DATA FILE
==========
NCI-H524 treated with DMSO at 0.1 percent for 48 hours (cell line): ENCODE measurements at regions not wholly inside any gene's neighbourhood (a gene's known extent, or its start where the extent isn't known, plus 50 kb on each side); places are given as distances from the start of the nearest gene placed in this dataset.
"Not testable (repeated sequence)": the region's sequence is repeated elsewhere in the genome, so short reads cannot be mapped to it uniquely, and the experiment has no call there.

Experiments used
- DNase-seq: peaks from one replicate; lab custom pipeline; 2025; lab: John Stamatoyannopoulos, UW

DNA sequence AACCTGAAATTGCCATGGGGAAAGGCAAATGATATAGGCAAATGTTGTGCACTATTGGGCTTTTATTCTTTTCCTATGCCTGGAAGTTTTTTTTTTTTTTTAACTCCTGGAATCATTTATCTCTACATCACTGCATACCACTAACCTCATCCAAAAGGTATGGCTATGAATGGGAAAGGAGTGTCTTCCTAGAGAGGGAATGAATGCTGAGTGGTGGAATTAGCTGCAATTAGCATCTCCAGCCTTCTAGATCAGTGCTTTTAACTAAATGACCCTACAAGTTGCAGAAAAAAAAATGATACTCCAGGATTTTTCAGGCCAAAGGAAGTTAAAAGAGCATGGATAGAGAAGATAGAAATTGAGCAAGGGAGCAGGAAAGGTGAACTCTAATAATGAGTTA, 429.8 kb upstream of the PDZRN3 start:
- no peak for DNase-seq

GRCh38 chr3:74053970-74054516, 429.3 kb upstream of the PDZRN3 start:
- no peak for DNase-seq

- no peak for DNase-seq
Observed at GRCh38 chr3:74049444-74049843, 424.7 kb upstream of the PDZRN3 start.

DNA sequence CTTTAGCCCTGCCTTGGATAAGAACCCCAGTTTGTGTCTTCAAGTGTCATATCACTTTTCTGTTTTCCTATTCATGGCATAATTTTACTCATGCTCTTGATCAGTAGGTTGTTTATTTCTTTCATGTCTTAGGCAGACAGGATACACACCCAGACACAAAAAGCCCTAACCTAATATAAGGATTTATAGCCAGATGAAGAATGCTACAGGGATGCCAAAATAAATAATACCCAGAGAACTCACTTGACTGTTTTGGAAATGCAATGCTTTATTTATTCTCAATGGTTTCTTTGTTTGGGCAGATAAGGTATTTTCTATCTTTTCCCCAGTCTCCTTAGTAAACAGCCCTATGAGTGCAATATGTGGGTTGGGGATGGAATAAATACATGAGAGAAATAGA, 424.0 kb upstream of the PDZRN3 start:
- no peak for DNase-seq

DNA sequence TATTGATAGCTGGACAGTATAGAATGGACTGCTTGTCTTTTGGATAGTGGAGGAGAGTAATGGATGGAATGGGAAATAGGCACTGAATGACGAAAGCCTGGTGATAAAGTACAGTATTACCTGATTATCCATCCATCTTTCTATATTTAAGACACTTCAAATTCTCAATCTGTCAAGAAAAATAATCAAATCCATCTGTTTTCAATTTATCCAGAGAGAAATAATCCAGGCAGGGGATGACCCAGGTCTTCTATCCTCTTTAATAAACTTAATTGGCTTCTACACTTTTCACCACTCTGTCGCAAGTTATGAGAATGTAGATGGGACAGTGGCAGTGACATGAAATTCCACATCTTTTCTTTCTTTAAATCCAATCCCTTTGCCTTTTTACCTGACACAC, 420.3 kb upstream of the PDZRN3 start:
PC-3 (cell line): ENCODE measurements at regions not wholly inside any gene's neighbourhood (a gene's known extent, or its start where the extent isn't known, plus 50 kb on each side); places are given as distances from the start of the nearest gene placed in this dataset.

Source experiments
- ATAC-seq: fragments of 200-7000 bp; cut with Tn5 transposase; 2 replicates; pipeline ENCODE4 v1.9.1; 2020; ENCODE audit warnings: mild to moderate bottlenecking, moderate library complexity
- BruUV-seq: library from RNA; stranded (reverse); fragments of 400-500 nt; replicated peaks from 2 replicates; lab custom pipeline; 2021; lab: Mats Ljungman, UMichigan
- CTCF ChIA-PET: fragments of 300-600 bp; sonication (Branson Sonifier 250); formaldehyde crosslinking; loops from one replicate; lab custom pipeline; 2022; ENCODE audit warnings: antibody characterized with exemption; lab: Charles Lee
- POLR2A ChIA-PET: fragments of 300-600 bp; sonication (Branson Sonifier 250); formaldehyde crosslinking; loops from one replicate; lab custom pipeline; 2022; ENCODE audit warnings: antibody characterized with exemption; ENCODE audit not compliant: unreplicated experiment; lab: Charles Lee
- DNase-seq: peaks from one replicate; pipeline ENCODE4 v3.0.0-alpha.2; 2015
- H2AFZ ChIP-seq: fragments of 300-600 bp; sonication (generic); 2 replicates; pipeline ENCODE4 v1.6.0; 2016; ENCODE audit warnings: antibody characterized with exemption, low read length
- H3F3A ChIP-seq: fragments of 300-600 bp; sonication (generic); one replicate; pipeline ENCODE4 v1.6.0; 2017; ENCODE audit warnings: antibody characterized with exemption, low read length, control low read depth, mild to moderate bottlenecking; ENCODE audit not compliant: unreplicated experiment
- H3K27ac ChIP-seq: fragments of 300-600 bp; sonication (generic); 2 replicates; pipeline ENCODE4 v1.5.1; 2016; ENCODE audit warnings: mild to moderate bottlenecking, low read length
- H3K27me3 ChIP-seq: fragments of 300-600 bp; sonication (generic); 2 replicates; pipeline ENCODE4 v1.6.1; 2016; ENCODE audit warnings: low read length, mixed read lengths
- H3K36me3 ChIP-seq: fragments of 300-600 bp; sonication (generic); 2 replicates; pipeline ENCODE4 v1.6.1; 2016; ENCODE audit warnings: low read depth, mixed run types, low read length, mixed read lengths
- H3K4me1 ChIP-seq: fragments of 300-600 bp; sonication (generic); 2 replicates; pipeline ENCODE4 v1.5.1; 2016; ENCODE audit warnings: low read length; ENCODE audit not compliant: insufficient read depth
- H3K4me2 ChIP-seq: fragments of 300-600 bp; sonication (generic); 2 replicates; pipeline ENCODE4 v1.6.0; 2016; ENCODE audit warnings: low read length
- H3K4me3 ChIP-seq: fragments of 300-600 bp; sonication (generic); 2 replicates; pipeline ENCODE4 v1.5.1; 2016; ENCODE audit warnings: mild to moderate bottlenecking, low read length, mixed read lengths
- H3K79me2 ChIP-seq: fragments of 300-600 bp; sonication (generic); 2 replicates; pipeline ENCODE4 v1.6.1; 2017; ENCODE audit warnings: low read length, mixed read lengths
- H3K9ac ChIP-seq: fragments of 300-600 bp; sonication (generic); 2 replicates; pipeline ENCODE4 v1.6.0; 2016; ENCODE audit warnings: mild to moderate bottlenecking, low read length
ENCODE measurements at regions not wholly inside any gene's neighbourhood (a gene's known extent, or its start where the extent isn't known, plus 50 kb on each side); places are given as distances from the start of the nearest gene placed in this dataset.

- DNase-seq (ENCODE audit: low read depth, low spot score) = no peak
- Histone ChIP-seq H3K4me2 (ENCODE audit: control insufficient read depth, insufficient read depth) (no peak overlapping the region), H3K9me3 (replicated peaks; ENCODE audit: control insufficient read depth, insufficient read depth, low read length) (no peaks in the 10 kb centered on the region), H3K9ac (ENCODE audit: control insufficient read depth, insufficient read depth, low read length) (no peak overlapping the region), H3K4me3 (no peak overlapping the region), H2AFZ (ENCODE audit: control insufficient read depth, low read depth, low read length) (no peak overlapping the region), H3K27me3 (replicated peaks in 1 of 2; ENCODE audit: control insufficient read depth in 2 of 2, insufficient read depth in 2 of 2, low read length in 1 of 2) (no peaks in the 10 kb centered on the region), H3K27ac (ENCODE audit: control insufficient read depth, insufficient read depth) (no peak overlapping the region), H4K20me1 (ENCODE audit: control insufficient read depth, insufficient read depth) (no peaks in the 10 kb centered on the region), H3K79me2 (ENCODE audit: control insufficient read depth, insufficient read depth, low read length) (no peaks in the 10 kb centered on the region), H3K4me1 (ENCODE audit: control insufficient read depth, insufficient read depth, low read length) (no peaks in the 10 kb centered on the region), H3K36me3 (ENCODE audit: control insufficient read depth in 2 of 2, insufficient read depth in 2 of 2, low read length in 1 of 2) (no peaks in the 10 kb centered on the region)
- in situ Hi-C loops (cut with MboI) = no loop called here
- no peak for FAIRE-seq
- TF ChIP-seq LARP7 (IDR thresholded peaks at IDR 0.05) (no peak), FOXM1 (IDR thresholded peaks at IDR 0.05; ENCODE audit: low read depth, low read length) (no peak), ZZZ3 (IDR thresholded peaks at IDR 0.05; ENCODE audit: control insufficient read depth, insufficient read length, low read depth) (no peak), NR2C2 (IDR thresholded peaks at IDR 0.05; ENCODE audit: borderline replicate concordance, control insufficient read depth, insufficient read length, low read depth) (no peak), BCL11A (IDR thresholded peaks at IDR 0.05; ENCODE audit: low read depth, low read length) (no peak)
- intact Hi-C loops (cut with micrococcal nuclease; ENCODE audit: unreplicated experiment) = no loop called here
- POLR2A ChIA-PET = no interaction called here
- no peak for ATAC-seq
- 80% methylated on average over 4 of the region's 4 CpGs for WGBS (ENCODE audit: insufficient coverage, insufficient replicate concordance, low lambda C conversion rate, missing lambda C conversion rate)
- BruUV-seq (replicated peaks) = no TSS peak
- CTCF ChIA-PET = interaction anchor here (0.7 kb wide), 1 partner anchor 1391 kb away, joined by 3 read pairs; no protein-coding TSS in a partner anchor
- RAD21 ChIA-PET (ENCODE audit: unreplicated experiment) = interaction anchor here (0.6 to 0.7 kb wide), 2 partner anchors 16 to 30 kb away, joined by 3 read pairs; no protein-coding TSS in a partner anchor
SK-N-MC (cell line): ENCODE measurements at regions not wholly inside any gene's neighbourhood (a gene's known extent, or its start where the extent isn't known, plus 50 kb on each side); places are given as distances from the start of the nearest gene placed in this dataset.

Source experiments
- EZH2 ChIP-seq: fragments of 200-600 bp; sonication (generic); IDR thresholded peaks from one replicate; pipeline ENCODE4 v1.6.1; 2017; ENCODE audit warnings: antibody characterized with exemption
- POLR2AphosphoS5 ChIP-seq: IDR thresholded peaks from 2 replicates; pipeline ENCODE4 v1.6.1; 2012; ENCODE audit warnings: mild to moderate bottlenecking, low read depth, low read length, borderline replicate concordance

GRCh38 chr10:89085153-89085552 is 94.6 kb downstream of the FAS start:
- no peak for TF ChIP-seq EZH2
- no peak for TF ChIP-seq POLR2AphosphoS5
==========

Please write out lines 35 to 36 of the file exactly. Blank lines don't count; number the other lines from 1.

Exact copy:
- no peak for FAIRE-seq
- TF ChIP-seq LARP7 (IDR thresholded peaks at IDR 0.05) (no peak), FOXM1 (IDR thresholded peaks at IDR 0.05; ENCODE audit: low read depth, low read length) (no peak), ZZZ3 (IDR thresholded peaks at IDR 0.05; ENCODE audit: control insufficient read depth, insufficient read length, low read depth) (no peak), NR2C2 (IDR thresholded peaks at IDR 0.05; ENCODE audit: borderline replicate concordance, control insufficient read depth, insufficient read length, low read depth) (no peak), BCL11A (IDR thresholded peaks at IDR 0.05; ENCODE audit: low read depth, low read length) (no peak)